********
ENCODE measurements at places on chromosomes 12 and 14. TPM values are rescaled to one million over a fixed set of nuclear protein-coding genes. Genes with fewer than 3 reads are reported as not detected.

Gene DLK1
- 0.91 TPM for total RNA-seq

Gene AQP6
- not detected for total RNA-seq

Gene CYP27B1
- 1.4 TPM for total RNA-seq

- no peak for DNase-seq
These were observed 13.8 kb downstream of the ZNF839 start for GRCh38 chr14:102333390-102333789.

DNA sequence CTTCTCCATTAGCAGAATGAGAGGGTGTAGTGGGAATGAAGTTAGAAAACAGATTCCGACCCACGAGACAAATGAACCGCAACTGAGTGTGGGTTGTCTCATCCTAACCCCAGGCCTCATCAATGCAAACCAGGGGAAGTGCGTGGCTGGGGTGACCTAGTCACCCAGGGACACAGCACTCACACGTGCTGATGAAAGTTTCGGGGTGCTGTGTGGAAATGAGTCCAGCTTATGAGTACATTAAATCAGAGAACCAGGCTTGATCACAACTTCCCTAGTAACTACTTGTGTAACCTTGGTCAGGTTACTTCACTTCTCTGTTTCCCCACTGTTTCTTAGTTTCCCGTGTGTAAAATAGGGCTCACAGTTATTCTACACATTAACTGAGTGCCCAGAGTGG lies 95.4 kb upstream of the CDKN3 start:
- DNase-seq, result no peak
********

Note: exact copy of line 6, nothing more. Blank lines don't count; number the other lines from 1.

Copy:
Gene CYP27B1